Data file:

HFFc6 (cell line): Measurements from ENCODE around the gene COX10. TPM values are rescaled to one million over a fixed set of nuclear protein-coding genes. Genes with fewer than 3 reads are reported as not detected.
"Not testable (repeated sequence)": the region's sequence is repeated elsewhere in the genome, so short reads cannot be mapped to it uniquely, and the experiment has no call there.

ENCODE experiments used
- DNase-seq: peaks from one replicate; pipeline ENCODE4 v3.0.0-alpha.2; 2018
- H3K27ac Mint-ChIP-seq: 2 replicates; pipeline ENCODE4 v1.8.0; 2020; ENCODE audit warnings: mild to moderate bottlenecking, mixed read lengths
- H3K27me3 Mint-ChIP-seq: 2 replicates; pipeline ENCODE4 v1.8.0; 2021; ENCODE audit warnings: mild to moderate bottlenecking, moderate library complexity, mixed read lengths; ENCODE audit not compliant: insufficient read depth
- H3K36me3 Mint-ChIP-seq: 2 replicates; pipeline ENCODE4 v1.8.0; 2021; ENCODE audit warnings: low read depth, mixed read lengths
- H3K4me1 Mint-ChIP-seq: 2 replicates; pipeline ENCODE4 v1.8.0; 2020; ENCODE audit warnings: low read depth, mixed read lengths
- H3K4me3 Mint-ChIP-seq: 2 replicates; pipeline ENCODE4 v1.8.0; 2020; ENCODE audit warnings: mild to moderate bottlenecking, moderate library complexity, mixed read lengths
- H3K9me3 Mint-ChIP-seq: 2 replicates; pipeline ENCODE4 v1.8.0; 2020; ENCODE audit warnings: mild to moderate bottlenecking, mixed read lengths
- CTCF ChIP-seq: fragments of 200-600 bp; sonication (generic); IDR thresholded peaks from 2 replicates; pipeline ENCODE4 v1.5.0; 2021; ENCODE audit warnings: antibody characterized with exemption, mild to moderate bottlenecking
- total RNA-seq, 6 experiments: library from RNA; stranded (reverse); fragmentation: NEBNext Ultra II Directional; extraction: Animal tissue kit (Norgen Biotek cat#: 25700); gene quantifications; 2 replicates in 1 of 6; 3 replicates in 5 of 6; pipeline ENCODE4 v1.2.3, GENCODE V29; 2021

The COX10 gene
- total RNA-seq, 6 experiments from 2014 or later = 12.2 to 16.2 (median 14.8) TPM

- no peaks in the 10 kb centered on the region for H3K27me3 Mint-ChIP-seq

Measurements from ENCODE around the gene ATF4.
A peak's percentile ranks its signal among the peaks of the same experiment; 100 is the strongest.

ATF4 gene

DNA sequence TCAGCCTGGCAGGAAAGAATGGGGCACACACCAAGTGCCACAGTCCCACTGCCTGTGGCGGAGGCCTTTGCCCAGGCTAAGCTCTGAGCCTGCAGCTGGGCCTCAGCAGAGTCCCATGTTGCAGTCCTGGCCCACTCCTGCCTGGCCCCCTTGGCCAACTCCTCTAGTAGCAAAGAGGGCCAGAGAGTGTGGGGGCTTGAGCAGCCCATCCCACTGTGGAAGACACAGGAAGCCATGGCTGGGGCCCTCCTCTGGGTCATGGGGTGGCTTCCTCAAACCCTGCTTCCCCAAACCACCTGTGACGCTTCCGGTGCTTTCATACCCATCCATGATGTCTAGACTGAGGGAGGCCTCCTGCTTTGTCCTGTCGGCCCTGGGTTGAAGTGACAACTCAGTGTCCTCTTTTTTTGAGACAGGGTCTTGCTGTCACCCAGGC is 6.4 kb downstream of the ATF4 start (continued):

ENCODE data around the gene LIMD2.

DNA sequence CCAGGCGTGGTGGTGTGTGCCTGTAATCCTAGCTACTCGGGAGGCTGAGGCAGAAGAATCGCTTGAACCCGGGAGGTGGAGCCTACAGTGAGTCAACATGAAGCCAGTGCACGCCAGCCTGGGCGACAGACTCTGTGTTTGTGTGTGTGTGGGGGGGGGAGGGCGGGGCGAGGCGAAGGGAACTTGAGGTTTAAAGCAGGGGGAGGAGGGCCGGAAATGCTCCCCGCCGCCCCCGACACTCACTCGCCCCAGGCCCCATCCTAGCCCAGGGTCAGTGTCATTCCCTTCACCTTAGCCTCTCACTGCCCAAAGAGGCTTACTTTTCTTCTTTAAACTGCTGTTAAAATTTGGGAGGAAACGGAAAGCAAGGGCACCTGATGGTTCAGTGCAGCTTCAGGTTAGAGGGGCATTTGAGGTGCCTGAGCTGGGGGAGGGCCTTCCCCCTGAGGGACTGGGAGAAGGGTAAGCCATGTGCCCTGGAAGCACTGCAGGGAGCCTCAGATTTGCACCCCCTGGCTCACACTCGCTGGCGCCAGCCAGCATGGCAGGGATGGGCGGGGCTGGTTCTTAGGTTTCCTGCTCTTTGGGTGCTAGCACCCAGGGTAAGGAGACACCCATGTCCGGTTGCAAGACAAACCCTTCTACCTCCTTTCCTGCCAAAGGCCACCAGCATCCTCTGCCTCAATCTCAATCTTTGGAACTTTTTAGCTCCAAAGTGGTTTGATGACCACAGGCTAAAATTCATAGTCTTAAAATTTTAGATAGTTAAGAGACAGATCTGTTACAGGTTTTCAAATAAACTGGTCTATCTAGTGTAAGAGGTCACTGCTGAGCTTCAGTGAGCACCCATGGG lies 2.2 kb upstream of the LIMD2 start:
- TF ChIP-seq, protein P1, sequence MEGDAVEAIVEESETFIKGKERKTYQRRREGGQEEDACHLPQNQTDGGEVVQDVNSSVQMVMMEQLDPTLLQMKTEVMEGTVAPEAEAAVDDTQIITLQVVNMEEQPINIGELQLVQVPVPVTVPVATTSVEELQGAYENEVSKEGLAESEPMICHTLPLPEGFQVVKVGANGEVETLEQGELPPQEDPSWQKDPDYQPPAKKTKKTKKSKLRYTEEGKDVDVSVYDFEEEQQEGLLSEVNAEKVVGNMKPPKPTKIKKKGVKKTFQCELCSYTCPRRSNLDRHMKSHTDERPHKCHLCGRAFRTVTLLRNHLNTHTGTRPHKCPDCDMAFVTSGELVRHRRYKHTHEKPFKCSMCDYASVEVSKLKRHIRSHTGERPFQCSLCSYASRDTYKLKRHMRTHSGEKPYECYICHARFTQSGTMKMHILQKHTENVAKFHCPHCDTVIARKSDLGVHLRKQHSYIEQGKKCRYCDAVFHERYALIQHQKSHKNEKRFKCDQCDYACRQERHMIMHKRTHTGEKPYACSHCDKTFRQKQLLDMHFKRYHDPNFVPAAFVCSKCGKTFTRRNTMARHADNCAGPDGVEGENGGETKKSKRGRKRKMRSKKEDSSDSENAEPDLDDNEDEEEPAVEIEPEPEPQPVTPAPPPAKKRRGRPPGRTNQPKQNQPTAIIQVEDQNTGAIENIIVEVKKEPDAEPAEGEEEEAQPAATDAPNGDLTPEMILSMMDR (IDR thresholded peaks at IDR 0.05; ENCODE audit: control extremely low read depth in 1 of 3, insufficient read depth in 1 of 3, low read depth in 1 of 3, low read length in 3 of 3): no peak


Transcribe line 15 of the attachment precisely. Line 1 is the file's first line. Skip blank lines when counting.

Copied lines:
- no peaks in the 10 kb centered on the region for H3K27me3 Mint-ChIP-seq